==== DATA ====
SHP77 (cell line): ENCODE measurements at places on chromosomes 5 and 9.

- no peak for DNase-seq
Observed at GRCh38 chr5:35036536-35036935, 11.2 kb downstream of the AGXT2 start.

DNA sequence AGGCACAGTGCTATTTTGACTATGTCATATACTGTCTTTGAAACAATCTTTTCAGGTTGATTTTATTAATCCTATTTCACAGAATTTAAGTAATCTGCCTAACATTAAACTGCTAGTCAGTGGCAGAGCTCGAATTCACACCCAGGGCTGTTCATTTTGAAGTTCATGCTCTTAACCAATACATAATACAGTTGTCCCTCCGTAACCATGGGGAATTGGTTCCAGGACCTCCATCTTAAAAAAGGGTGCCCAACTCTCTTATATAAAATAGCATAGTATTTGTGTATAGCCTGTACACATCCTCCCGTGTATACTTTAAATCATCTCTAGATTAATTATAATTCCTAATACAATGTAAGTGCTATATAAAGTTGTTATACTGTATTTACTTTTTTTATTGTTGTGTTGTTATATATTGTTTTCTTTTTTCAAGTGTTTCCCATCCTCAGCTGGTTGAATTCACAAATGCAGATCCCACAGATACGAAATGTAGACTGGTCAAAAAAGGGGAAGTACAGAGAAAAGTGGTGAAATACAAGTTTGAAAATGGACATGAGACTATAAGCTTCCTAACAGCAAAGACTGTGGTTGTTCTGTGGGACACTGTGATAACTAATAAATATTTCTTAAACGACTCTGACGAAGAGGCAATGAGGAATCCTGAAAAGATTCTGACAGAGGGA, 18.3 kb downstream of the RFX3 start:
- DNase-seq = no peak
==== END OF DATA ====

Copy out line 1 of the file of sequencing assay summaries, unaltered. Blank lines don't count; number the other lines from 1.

SHP77 (cell line): ENCODE measurements at places on chromosomes 5 and 9.